Tag: band management

For Bands Only!  7 Tips on How to Run Your Band Successfully from Author Tim Wenger.

9/21/2017

On a Thursday night in September, at Old Fire House Books in Fort Collins, Tim Wenger lectured about how to run a band successfully.

There the small audience in the bookstore received invaluable insight taken from Tim’s own experiences touring with his own band.  He also talked about all he learned from his experience as a music editor at a major publication and his job as venue manager working nightly at a club in Denver.

Read on to find out what Tim had to say about how to succeed as a band in today’s musical landscape.

  1. Press Releases

“Pitching media is a big part of being in an independent band and pitching them correctly is an important thing,” said Tim.  “Let them know that you’re building a buzz around town and they will cover you.  It’s their job.”

Tim explained that the media does not want to “miss out” on something hot or cool like your band playing on a Friday night.  Tim also stressed the importance of acting professionally in your email.

“I’ve seen so many emails come into me written in all caps or completely lacking punctuation or using like hip-hop vernacular or any other form of complete un-professionalism.”

Editors delete emails immediately if it’s not done professionally Tim said,  so be sure to include a press release, a high resolution photo, a link to your music, a link to your social media account and give the editor a good reason why they should cover your event like your latest record release or a new music video.  Tim stressed you should “hype” it up.

“If you don’t get a response in a few days there’s absolutely no harm in sending a follow up email.”

Visit Tim’s website HelpMyBand.net.  It provides a sample press release you can use as a reference.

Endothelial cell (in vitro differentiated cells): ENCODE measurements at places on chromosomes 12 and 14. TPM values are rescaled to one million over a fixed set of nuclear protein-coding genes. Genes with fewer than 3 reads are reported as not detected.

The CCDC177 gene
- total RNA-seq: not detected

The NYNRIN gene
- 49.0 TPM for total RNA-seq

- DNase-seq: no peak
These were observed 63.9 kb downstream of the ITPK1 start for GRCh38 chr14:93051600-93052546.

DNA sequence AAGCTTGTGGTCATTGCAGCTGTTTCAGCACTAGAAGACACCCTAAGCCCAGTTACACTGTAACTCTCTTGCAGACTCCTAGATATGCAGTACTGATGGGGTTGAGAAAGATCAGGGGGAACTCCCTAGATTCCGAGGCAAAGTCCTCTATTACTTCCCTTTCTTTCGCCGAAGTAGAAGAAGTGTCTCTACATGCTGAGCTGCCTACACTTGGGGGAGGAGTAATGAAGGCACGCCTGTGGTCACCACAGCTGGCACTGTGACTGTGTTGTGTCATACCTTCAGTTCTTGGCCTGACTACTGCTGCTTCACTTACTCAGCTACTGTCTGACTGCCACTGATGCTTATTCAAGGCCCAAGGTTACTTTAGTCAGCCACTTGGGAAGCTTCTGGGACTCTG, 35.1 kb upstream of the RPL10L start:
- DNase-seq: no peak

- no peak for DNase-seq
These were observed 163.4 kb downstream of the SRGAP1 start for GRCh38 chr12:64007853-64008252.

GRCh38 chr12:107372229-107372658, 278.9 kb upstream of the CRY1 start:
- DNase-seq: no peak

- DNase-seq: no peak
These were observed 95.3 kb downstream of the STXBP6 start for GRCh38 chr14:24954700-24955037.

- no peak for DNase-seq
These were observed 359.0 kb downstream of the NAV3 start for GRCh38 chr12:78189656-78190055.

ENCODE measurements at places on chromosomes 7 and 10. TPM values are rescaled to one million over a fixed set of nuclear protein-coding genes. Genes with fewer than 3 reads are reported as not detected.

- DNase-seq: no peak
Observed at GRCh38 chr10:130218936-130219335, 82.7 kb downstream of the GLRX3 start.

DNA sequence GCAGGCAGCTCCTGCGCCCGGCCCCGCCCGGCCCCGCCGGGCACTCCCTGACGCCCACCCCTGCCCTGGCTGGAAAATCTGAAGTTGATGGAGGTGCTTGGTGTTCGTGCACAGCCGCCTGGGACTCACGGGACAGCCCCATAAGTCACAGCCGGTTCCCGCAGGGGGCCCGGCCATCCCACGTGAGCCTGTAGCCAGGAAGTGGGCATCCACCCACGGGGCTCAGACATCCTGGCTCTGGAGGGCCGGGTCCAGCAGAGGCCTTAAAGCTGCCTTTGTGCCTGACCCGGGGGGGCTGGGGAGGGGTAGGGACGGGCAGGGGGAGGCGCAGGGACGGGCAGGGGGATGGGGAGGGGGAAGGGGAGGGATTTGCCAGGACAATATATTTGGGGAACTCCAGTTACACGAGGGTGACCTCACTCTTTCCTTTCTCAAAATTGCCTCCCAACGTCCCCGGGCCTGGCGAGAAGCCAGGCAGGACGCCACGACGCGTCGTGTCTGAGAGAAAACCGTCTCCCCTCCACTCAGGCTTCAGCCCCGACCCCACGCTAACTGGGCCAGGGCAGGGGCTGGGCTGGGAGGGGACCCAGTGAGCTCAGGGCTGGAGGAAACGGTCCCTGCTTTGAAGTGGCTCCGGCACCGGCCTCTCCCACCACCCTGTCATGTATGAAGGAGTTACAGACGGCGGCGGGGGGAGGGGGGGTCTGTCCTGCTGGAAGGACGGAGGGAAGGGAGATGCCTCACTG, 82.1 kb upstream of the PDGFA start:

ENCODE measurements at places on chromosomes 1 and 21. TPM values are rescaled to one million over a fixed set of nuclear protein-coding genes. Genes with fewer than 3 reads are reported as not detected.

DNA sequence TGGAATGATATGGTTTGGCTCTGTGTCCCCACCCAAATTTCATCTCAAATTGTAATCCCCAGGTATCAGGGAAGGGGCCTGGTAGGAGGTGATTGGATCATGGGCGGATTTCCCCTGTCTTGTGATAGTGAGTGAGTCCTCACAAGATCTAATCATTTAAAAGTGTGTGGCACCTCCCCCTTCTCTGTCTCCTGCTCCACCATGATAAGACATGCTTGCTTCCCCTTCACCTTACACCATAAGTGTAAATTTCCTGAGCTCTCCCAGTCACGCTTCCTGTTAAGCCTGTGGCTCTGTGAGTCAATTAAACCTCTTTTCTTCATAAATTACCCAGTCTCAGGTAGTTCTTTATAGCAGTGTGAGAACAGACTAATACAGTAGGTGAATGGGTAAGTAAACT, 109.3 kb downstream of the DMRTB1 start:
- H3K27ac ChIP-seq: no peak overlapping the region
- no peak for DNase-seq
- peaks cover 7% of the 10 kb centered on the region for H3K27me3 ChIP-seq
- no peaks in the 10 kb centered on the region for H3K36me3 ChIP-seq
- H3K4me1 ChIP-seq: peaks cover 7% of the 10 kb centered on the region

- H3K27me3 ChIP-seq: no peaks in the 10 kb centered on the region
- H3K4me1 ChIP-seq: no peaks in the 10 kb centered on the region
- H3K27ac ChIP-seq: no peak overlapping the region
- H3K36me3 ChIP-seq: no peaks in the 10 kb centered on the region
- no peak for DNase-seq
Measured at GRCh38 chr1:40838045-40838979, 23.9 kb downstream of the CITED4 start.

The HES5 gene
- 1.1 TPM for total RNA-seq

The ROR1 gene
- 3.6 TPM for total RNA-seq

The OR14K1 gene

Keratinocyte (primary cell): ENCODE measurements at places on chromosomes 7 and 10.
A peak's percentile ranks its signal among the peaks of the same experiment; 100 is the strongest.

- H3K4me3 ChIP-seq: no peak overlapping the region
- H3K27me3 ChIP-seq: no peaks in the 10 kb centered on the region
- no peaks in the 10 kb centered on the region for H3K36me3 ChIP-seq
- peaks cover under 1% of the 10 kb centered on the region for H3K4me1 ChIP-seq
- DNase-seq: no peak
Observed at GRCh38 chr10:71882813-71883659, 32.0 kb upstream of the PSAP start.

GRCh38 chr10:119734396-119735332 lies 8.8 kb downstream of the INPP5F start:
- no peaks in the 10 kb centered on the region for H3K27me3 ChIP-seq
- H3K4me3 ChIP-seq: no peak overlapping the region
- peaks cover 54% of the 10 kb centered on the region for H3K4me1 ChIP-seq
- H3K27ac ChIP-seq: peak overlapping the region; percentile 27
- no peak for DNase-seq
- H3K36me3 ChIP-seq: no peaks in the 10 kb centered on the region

1. Image is everything!

When it comes to social media bands should post regularly, use a pic and portray an image of them moving forward in the local scene.

Tim talked about how tempting it is to be negative on social media.  For example, it would be easy to bash the club you played at last night because things didn’t go so well, but don’t do it!

According to Tim you need to stay away from negative social media all together.

“The entire foundation of a band is built on attracting people to your band and to do that you need to create an image of positive progression.  You need to create an image of a community around your band… You want to be out there mingling, you want people to see you, you want people to see that you’re part of the community and you’re building a movement around your band.”

  1. Pre-sell tickets for shows.

“What I see a lot of bands around Denver that are very successful doing… actually driving them to people,” said Tim. “Set up like one night a week leading up to the show where one or two of your guys are going to drive around town and deliver these tickets. Take them to people’s work.  Take them to people’s houses.  Do anything you can to get the tickets in people’s hands.”

The more tickets your band sells the better the times slots, dates and shows you will get down the line because promoters and managers at the venues will see you’re results.

  1. The night of the show.